Total of €53.68m paid in criminal legal aid to lawyers last year, a rise of 9% from 2016
Solicitor Aonghus McCarthy is one of the best paid criminal legal aid solicitors in the State, new figures show. Photograph: Collins Courts
The solicitor caught with cocaine in his wallet at Mountjoy prison is one of the best paid criminal legal aid solicitors in the country, new figures show.
According to figures from the Department of Justice, Aonghus McCarthy’s practice has received €1.093 million (including VAT at 23 per cent) in criminal legal aid fees from the State over the past five years.
New figures from the department show that the Cork native last year received €287,460 in legal aid fees – putting him among the top 20 best-paid solicitors of the 850 solicitors to receive payments under the criminal legal aid scheme last year.
Mr McCarthy is set to escape a conviction for the possession of the €26 worth cocaine weighing 0.33 grammes at Mountjoy prison after a judge this week accepted the 32-year-old’s explanation that he did not know he was carrying the drug.
In a Garda interview, Mr McCarthy denied owning the cocaine, saying that someone else must have put it in his wallet. He said: “I do not do drugs and I would not risk the entirety of my career.”
Judge Gerry Jones said he would strike out the case next month if Mr McCarthy donated €1,250 to the Merchant Quay drug project.
A conviction would have jeopardised Mr McCarthy’s career as a solicitor.
In the five years since 2013, Mr McCarthy has earned €1.09 million in criminal legal aid payments – reaching a peak of €343,893 in 2016 when he was ranked the seventh best-paid criminal legal aid solicitor in the country.
The 2016 payments compared to €50,003 in 2013. Out of the fees received, Mr McCarthy has to fund the cost of operating an office including payments to staff.
Efforts to contact Mr McCarthy on Friday for comment were unsuccessful.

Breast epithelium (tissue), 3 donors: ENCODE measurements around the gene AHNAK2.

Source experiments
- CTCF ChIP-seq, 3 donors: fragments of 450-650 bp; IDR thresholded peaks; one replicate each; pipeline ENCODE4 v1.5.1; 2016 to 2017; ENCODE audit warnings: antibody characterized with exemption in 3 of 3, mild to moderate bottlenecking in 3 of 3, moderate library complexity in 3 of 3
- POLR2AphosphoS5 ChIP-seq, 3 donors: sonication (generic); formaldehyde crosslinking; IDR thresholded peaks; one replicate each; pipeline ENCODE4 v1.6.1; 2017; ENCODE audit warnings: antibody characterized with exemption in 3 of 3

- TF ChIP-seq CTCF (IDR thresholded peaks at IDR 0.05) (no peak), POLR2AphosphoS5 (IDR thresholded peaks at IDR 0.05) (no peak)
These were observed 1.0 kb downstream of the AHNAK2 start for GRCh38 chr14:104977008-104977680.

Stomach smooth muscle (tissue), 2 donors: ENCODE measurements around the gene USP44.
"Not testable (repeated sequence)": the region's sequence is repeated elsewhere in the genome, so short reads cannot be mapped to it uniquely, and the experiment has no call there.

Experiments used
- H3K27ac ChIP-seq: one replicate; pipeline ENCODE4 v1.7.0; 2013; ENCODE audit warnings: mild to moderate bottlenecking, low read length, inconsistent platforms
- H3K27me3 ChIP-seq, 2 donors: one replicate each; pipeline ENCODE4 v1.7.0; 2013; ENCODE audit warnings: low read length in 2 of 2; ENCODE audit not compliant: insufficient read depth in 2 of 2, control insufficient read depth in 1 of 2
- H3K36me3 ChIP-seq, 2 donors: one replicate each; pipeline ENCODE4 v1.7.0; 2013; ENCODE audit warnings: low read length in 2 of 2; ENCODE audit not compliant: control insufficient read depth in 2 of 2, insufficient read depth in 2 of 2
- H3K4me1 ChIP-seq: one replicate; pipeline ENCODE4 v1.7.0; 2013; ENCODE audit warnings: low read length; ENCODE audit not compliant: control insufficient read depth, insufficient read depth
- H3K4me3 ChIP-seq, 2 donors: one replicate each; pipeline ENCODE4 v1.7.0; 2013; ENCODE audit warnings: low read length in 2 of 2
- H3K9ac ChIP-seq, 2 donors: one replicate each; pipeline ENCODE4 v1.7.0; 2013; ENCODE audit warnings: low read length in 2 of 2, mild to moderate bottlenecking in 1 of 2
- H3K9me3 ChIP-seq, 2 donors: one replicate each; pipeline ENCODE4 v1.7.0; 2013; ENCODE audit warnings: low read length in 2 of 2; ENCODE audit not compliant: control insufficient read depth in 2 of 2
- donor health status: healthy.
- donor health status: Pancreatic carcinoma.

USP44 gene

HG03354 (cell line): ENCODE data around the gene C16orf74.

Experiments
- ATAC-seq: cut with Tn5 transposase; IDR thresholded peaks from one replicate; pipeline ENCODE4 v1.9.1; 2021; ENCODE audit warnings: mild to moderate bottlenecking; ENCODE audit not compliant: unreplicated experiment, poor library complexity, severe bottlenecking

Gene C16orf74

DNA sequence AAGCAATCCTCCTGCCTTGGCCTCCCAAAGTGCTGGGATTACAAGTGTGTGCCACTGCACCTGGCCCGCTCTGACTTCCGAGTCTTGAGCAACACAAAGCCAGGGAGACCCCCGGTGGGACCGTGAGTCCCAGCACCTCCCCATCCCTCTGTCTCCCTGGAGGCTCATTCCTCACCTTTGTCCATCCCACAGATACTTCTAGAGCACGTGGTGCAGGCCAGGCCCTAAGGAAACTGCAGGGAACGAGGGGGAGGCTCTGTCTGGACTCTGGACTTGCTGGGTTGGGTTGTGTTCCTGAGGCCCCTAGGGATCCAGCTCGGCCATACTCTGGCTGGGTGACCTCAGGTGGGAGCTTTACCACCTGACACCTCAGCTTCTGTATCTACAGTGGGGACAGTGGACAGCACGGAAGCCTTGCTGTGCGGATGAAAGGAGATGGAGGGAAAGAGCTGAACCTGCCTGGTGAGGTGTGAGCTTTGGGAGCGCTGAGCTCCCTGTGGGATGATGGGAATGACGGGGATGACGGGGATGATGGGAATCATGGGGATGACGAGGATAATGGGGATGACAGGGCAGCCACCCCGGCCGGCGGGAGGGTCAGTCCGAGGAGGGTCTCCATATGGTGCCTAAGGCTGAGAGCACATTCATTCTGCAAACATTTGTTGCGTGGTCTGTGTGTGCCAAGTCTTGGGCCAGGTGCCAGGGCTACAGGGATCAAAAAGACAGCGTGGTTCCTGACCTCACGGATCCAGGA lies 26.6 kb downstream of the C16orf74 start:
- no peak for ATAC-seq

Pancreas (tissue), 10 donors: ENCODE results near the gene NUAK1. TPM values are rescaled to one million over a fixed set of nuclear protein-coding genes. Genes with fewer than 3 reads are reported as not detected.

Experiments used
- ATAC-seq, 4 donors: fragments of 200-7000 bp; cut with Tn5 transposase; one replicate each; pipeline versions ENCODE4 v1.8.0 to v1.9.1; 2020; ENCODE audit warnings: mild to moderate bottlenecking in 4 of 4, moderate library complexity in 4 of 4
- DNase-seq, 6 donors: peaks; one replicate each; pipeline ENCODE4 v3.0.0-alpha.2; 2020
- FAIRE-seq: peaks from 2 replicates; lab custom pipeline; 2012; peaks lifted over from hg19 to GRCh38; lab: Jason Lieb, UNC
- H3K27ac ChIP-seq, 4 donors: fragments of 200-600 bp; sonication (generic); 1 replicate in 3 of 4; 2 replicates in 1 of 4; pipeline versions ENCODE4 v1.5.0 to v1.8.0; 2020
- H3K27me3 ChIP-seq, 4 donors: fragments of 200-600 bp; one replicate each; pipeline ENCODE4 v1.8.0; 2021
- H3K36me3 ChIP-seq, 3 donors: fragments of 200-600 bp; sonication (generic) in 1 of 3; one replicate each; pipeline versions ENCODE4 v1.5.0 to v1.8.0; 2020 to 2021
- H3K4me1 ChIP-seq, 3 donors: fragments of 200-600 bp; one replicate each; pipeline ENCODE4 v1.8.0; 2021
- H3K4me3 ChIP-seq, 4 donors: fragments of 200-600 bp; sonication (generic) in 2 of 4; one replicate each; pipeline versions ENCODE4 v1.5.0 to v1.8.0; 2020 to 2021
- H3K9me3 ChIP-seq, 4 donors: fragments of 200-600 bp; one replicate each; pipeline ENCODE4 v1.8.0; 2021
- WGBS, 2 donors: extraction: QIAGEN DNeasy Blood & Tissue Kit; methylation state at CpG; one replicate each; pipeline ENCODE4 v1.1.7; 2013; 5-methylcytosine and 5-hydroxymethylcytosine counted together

The overall figures show that last year, a total of €53.68 million was paid in criminal legal aid to lawyers – an increase of 9 per cent on the €49 million paid out in 2016.
Solicitors last year received €32.2 million in fees – an increase of 13 per cent on the €29.3 million paid out in 2016
Payments to barristers last year increased by 8.5 per cent, going from €19.83 million to €21.49 million. 87 senior counsel received €8.8 million and 478 junior counsel received €12.69 million.
The lawyer who received the highest amount of criminal legal aid fees last year was Michael Bowman SC, who received €566,156. The second highest paid was Bernard Condon SC who received €459,291.
Mr Condon last year successfully defended Sean Fitzpatrick in the longest running criminal trial in the history of the State.
Michael O’Higgins SC is currently representing murder accused Patrick Hutch (25) in the Regency murder trial. He was one of five barristers to receive between €300,000 and €400,000 last year when he received €306,642.
Seán Gillane SC is currently leading the prosecution case in the Regency murder trial and last year received €203,141 for defending accused persons. Mr Gillane’s most recent high-profile case was representing Aer Lingus ground handler Frederick Cham (53), who was jailed for four years this week for helping to smuggle people into the country.
Brendan Grehan SC is one of the most high-profile defence barristers in the country and was last year paid €321,510 in legal aid – one of Mr Grehan’s cases last year involved representing Hazel Waters who was jailed for killing her two-year-old son.
The highest paid legal aid solicitor in the country last year was Cahir O’Higgins, who received €486,997. Mr O’Higgins was one of five solicitors to receive in excess of €400,000.
Others include Ian Bailey’s lawyer, Frank Buttimer, who received €445,257, and solicitor for Sean Fitzpatrick, Michael Staines, who received €447,381.
Michelle Smith de Bruin